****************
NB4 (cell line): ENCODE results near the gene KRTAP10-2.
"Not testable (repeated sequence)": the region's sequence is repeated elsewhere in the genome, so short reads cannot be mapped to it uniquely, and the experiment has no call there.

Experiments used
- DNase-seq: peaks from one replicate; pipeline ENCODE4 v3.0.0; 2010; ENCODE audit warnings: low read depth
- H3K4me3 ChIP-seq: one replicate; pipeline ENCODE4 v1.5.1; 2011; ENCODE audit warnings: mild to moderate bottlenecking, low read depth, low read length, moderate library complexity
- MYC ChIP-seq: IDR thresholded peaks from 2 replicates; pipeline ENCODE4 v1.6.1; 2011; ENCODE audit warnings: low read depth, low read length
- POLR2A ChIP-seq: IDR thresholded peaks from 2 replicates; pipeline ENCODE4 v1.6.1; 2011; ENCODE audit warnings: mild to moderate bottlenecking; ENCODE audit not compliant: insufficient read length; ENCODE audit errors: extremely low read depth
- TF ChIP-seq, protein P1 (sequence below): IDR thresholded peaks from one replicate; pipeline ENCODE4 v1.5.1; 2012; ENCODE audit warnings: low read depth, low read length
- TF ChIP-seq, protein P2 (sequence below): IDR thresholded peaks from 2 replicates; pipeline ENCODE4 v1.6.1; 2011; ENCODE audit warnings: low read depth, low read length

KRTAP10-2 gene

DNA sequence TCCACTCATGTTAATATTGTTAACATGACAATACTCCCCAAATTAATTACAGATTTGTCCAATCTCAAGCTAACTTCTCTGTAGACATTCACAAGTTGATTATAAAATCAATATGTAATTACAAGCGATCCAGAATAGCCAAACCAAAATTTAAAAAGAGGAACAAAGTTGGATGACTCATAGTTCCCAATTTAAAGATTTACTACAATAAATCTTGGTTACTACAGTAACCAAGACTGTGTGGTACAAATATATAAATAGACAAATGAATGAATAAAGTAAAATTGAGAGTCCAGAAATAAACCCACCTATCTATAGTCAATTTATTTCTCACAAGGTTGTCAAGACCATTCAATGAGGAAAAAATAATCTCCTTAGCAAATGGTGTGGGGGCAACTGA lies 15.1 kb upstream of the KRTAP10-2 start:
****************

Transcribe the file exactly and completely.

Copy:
NB4 (cell line): ENCODE results near the gene KRTAP10-2.
"Not testable (repeated sequence)": the region's sequence is repeated elsewhere in the genome, so short reads cannot be mapped to it uniquely, and the experiment has no call there.

Experiments used
- DNase-seq: peaks from one replicate; pipeline ENCODE4 v3.0.0; 2010; ENCODE audit warnings: low read depth
- H3K4me3 ChIP-seq: one replicate; pipeline ENCODE4 v1.5.1; 2011; ENCODE audit warnings: mild to moderate bottlenecking, low read depth, low read length, moderate library complexity
- MYC ChIP-seq: IDR thresholded peaks from 2 replicates; pipeline ENCODE4 v1.6.1; 2011; ENCODE audit warnings: low read depth, low read length
- POLR2A ChIP-seq: IDR thresholded peaks from 2 replicates; pipeline ENCODE4 v1.6.1; 2011; ENCODE audit warnings: mild to moderate bottlenecking; ENCODE audit not compliant: insufficient read length; ENCODE audit errors: extremely low read depth
- TF ChIP-seq, protein P1 (sequence below): IDR thresholded peaks from one replicate; pipeline ENCODE4 v1.5.1; 2012; ENCODE audit warnings: low read depth, low read length
- TF ChIP-seq, protein P2 (sequence below): IDR thresholded peaks from 2 replicates; pipeline ENCODE4 v1.6.1; 2011; ENCODE audit warnings: low read depth, low read length

KRTAP10-2 gene

DNA sequence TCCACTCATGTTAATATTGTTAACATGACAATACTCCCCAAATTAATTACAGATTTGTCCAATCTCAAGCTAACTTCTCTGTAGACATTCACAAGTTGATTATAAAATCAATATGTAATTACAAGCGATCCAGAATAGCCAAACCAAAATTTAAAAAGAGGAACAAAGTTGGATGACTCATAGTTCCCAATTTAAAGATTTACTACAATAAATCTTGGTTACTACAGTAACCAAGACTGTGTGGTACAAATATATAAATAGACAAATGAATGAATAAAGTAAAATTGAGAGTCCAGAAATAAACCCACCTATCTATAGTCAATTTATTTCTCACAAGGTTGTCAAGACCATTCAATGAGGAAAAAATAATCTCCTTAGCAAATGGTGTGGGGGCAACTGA lies 15.1 kb upstream of the KRTAP10-2 start: